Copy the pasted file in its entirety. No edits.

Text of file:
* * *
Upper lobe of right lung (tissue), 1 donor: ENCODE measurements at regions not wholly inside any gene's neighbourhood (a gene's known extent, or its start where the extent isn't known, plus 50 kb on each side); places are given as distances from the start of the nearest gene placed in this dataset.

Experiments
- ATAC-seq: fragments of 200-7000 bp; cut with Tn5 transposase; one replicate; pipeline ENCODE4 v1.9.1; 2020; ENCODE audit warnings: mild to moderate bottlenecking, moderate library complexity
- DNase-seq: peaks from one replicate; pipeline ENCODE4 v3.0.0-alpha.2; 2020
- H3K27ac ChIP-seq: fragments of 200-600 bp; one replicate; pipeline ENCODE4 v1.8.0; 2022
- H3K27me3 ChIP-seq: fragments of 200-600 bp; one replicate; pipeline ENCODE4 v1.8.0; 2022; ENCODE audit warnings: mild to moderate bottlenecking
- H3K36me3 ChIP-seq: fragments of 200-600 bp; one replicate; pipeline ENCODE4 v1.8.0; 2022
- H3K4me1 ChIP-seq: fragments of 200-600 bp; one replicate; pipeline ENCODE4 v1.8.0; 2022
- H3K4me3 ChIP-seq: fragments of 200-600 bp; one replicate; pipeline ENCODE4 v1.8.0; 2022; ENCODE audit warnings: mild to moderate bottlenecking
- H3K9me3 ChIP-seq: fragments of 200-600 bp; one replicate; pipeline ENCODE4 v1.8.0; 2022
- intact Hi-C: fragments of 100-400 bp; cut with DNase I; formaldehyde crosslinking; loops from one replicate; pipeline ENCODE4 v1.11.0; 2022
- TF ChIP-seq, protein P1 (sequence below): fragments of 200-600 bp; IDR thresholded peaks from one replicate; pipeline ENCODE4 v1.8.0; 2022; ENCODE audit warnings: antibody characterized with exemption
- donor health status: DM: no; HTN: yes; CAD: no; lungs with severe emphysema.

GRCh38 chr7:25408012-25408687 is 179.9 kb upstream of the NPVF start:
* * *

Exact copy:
Upper lobe of right lung (tissue), 1 donor: ENCODE measurements at regions not wholly inside any gene's neighbourhood (a gene's known extent, or its start where the extent isn't known, plus 50 kb on each side); places are given as distances from the start of the nearest gene placed in this dataset.

Experiments
- ATAC-seq: fragments of 200-7000 bp; cut with Tn5 transposase; one replicate; pipeline ENCODE4 v1.9.1; 2020; ENCODE audit warnings: mild to moderate bottlenecking, moderate library complexity
- DNase-seq: peaks from one replicate; pipeline ENCODE4 v3.0.0-alpha.2; 2020
- H3K27ac ChIP-seq: fragments of 200-600 bp; one replicate; pipeline ENCODE4 v1.8.0; 2022
- H3K27me3 ChIP-seq: fragments of 200-600 bp; one replicate; pipeline ENCODE4 v1.8.0; 2022; ENCODE audit warnings: mild to moderate bottlenecking
- H3K36me3 ChIP-seq: fragments of 200-600 bp; one replicate; pipeline ENCODE4 v1.8.0; 2022
- H3K4me1 ChIP-seq: fragments of 200-600 bp; one replicate; pipeline ENCODE4 v1.8.0; 2022
- H3K4me3 ChIP-seq: fragments of 200-600 bp; one replicate; pipeline ENCODE4 v1.8.0; 2022; ENCODE audit warnings: mild to moderate bottlenecking
- H3K9me3 ChIP-seq: fragments of 200-600 bp; one replicate; pipeline ENCODE4 v1.8.0; 2022
- intact Hi-C: fragments of 100-400 bp; cut with DNase I; formaldehyde crosslinking; loops from one replicate; pipeline ENCODE4 v1.11.0; 2022
- TF ChIP-seq, protein P1 (sequence below): fragments of 200-600 bp; IDR thresholded peaks from one replicate; pipeline ENCODE4 v1.8.0; 2022; ENCODE audit warnings: antibody characterized with exemption
- donor health status: DM: no; HTN: yes; CAD: no; lungs with severe emphysema.

GRCh38 chr7:25408012-25408687 is 179.9 kb upstream of the NPVF start: